Tuesday, 3 April 2012

Overcome your Oxtyocin

Stephen Hickson forwards this email that made it through to our undergrad economics tutors. It's a nice little scam; hopefully, none of our tutors went for it.* Here it is:

How are you doing today? As for me I am okay and my son is doing good. I would be more than happy if you can handle Mark very well for me because his all I have left ever since his Mother died four years ago. Payment for the lessons will be made upfront like I told you and will be by cheque. In view of this I will need you to email me the information required to send the payment as I will not like to send the payment to a wrong location.

I contacted his step Mother and she made me understood that she is not in a good financial condition to help the situation and this makes me to think of an alternative because am off-shore as a petrol chemical engineer and can not be able to make any payment arrangement directly to you. I will equally want your first meeting with my son and cousin on Second week of April for proper arrangement. Further information needed about my son will be giving to you on your first day of meeting my son and my cousin. I will advice you meet in a library because of your reasons.

I discussed this with my cohort who has accepted to issue you the payment his owing me in form of cheque. Meanwhile, the cheque he will be sending you will be ($3,000) which is a bit more than the cost for the 12 weeks ($600) Right? lessons. So please, I will appreciate your focus in rendering the service. As soon as you receive the cheque, I will like you to deduct the money that accrues to the cost of lessons, also the cost of the material needed for the tutorial service and you will assist me to send the rest balance to my cousin.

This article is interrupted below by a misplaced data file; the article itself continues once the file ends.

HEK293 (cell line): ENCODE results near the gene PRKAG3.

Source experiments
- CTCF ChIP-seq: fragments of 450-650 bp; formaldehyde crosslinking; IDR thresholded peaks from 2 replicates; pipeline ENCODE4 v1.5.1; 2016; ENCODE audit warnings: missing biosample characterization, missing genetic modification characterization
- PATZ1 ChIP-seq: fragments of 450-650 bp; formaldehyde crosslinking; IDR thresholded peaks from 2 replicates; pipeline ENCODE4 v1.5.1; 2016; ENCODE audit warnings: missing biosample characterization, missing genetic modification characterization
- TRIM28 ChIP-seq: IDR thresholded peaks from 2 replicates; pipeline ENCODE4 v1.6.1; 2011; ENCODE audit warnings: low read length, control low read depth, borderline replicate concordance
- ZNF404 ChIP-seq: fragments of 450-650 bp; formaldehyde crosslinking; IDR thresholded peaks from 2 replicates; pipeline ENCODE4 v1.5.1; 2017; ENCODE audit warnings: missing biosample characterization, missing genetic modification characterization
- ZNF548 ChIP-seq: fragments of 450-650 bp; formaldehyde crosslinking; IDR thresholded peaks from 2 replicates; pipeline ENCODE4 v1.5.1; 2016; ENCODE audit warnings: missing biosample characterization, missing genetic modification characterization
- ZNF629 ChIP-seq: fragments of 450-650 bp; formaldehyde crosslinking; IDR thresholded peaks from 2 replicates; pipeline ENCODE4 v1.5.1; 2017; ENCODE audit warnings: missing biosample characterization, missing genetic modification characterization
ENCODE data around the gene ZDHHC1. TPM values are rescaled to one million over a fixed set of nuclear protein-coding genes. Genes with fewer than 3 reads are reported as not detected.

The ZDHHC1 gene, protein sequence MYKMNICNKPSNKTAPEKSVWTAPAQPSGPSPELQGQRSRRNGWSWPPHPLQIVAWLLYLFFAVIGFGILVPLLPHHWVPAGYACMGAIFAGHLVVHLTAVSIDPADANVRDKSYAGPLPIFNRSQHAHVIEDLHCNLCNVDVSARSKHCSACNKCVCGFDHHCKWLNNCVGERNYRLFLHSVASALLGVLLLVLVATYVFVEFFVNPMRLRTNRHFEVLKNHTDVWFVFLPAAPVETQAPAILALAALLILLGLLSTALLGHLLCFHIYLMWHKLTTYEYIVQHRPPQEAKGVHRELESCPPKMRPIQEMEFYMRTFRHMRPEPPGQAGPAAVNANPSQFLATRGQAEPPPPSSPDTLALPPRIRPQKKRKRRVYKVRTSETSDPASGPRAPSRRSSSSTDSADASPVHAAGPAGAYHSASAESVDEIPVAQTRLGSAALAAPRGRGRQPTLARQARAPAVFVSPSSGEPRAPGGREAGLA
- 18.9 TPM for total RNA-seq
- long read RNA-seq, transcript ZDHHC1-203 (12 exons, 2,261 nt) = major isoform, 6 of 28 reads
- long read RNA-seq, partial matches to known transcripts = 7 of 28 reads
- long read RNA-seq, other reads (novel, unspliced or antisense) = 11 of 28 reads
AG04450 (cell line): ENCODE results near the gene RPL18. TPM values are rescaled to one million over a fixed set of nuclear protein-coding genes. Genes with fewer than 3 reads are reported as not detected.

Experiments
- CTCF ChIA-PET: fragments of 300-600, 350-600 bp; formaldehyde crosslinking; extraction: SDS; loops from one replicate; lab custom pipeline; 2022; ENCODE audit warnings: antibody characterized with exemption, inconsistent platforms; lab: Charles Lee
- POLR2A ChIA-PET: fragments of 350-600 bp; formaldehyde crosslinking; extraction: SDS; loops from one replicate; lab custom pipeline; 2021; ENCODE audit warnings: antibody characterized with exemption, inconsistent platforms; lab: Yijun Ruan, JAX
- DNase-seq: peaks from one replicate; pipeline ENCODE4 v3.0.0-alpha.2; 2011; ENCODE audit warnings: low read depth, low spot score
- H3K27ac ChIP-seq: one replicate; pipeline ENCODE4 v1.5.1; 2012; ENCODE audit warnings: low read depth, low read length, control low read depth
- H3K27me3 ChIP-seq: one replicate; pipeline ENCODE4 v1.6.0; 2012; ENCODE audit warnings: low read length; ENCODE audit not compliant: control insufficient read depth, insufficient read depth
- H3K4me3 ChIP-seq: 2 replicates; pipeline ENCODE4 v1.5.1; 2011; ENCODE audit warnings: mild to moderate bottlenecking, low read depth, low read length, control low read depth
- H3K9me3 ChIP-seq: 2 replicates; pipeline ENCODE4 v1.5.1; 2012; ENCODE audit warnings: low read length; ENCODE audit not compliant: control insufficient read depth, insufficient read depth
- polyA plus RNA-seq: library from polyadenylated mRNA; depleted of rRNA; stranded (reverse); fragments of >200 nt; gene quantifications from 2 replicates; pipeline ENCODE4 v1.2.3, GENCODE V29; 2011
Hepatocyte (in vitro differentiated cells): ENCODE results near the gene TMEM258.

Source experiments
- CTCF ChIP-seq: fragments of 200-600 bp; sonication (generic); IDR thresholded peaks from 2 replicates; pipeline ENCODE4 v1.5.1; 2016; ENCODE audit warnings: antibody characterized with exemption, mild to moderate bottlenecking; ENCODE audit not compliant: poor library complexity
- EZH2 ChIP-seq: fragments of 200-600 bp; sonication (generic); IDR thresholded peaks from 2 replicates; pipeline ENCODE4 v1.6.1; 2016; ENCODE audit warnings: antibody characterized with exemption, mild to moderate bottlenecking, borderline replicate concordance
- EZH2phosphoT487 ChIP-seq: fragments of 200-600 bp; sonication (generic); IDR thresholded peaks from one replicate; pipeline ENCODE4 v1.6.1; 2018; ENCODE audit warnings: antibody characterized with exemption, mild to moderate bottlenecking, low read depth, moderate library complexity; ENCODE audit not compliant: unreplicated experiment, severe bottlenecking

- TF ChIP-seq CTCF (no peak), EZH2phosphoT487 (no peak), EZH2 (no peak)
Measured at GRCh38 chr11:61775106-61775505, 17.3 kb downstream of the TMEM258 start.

The remaining balance will cover the funds for Mark and my cousin's flight expenses down to the state and also to cover his living expenses in state. I think,I should be able to trust you with the remaining balance? I will give you the details of my cousin that you will send the balance of the money to as soon as you receive the cheque. Here are some of the details I will need for final assurance of the payment to you.
  1. Full Name
  2. Mailing address,
  3. your direct telephone number
Once you get back to me with all the above details, the payment will be issued out immediately and it will be sent to you . Hope to hear from you as soon as you can and I am sure you will find my son as a good student.
It's a classic scam: demonstrate your trust in the recipient (by sending the cheque with what's very likely an overpayment) and expect the trust to be reciprocated (by wiring the balance back) before the recipient figures out that the cheque has bounced.

It's then a variant on the kind of scam highlighted in Paul Zak's TED talk around the 9 minute mark:


Being trusted gives you a little oxytocin boost, making you more likely to reciprocate. So be careful of oxytocin rushes.

Zak does interesting work; here's a summary at The Guardian. But where he talks a lot about how he likes to hug people to get (and to give!) Oxytocin boosts; I have more fun wondering whether electronics retailers could make a buck by having aerosolized Oxytocin near the spot where salespeople try to convince you of the merits of long-term warranties. 

Economists giving out hugs... Folks will think the whole profession's gone soft (mutter grumble)...

* They'd get part-marks for trying to scam the scammer: though that too is not without risk.

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